This case is a reminder that while a public employee “does not leave her constitutional rights at the door” when she goes to work, those rights are curtailed when it comes to the operation of her governmental employer.

You can read the decision here.

Appeals Court Upholds Power of Arbitrators to Decide Whether a Teacher has Professional Teacher Status

Today, the Appeals Court issued a decision holding that arbitrators, acting pursuant to their authority under G.L. c. 71, § 42, have the authority to determine if a dismissed teacher held professional teacher status at the time of his/her dismissal. Under G.L. c. 71, § 42, teachers who have three consecutive years of service with a school district are entitled to professional teacher status, which confers upon them certain procedural and substantive rights, including the right to challenge their dismissals before an arbitrator under a just cause standard.

The case, Plymouth Public Schools vs. Education Association of Plymouth, involved a special education teacher, who worked for the school district for five years. During those five years, the teacher took maternity leave twice, under the Family Medical Leave Act (“FMLA”). At the end of her fifth year, the school district notified her of its decision not to renew her for the upcoming year. The district believed that the teacher had not obtained professional teacher status because her service was interrupted by the two periods of maternity leave. The teacher and the union took the position that she had acquired professional teacher status by virtue of her five years as an employee of the school district. Accordingly, the union petitioned the Commissioner of Elementary and Secondary Education for arbitration. The Commissioner forwarded the petition to the American Arbitration Association for an arbitration to determine first, whether the teacher had professional teacher status, and, if she did, whether or not the district had just cause to terminate her employment.

The district filed suit in Superior Court. There, the district argued that the teacher did not have professional teacher status, that she had no right to arbitrate her dismissal, and that the question of whether or not she had professional teacher status could only be answered by the courts, rather than by an arbitrator. After the Superior Court ruled in the district’s favor, the teacher and the union appealed to the Appeals Court. The Appeals Court reversed the Superior Court’s decision and declined to decide whether or not the teacher had professional teacher status. In doing so, the Court ruled that the question of whether or not she had professional teacher status was one appropriately answered by an arbitrator, rather than the courts. As a result, the dismissal will be reviewed by an arbitrator who will have the power to determine whether the teacher had professional teacher status and, if so, whether she was dismissed for just cause. Had the court not decided in the union’s favor, teachers in a similar position would have to file suit in court to determine their professional teacher status, and then, if the court ruled in their favor, proceed to arbitration to obtain a determination on the merits of their dismissal. This decision reaffirms the Legislature’s intent to have arbitrators decide issues relating to the termination of teachers and avoids forcing teachers into costly, duplicative litigation.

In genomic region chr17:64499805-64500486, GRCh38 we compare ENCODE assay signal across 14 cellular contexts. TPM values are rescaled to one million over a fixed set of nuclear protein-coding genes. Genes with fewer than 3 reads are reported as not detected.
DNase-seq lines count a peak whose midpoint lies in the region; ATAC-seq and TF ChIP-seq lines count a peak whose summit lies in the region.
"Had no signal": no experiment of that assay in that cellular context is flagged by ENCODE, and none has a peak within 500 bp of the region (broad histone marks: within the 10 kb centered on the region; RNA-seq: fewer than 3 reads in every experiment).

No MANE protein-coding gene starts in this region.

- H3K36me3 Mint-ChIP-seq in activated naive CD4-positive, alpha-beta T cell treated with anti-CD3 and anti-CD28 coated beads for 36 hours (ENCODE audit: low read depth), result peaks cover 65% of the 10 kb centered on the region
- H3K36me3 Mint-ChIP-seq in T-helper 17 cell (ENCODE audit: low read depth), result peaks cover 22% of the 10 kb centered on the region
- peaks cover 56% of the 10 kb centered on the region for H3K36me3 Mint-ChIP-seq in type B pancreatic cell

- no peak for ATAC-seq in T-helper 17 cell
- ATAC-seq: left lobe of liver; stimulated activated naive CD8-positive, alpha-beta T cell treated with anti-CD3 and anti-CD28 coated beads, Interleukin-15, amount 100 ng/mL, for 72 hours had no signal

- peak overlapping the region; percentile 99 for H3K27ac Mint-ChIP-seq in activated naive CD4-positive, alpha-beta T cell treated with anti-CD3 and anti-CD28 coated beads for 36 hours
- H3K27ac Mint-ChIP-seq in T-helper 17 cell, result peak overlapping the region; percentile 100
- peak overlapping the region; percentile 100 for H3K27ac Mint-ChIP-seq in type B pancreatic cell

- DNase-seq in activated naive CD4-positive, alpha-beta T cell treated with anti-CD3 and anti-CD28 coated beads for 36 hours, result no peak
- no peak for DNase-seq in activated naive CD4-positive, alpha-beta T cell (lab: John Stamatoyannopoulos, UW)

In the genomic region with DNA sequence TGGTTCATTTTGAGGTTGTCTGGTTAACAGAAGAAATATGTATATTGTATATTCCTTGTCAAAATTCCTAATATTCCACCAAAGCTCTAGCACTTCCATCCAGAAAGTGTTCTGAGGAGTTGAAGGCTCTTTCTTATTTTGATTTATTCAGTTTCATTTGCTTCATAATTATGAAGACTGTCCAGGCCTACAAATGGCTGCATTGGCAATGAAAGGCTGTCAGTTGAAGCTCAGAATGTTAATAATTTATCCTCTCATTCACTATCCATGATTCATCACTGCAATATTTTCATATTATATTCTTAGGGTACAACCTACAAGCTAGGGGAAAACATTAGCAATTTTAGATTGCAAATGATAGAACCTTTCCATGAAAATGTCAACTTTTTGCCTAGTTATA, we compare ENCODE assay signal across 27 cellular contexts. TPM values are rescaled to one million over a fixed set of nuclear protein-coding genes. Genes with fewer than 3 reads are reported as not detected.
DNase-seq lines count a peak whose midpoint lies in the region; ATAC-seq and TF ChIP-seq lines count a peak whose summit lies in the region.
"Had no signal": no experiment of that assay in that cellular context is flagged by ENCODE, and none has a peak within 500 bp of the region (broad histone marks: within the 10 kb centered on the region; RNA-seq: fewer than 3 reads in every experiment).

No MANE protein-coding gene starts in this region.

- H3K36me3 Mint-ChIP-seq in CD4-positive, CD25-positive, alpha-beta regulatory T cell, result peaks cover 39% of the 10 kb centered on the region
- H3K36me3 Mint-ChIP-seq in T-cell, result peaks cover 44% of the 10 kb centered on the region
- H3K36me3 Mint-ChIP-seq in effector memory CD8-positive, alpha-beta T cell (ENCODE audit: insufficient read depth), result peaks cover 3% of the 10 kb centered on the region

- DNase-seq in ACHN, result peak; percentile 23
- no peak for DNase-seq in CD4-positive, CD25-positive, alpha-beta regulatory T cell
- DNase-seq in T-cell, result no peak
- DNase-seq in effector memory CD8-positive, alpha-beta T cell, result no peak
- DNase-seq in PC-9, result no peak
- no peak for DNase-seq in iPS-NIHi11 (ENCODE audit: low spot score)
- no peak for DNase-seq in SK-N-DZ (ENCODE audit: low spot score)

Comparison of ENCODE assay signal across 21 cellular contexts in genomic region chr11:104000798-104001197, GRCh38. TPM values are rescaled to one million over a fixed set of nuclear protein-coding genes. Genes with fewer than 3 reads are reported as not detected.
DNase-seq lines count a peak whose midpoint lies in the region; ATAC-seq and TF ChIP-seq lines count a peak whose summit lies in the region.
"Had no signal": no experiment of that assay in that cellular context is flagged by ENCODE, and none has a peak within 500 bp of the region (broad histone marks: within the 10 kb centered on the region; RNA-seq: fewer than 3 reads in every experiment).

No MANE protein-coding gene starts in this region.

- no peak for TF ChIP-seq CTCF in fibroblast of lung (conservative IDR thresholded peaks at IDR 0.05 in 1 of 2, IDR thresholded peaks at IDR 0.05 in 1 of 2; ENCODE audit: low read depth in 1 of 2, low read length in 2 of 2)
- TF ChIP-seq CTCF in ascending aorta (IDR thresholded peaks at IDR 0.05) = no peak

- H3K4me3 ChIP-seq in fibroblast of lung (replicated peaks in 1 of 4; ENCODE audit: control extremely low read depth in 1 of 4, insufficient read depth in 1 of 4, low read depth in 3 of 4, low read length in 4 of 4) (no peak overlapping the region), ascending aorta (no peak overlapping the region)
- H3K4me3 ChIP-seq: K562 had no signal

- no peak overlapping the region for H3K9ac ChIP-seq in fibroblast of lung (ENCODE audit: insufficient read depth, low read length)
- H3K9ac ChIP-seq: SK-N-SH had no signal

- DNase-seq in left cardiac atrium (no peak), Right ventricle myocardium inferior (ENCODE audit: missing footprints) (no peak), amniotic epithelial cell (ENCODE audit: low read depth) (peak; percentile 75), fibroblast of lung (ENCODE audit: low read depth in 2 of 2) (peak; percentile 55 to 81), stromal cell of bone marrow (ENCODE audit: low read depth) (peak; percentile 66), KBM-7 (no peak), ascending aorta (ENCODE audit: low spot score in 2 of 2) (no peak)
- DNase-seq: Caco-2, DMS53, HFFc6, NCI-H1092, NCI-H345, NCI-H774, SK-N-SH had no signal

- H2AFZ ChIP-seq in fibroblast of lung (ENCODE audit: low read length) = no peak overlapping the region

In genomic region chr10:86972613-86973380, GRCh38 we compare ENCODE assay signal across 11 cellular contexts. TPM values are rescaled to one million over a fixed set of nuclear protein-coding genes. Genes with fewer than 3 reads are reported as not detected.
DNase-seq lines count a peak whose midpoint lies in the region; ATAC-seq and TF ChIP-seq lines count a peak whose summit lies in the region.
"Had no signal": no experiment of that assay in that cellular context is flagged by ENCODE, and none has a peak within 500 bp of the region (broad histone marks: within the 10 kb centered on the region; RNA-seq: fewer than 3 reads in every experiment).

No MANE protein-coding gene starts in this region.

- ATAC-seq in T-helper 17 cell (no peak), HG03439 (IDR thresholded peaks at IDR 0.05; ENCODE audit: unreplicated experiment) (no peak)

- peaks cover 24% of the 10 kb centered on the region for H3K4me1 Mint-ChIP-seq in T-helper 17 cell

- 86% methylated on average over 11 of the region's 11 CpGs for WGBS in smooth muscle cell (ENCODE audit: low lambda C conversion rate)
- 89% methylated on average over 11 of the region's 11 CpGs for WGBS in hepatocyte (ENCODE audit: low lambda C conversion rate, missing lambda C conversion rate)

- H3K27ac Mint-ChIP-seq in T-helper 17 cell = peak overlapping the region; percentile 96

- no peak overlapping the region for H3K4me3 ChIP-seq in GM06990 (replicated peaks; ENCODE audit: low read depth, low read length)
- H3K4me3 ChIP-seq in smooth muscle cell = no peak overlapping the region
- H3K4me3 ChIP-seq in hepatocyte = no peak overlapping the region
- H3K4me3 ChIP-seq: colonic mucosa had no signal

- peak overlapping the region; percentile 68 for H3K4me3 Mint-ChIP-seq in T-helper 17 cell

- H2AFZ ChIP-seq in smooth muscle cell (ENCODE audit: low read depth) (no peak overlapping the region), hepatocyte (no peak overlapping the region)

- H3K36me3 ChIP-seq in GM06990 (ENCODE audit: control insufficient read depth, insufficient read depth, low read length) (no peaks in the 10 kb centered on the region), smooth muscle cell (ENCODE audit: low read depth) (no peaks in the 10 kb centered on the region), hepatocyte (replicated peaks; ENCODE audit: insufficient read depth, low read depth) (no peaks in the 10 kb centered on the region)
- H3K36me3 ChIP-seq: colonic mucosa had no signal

The case was successfully litigated by Atty. Matthew Jones of the Legal Services division of the Massachusetts Teachers Association.

Here is a link to the decision.

Public Records Law Overhauled For First Time In 43 Years

The state’s public records law was updated today for the first time in 43 years. The new law, “An Act to Improve Public Records,” puts pressure on municipalities and agencies to respond quickly and adequately to public record requests by establishing strict timeline requirements and allowing for significant judicial measures in the event of noncompliance.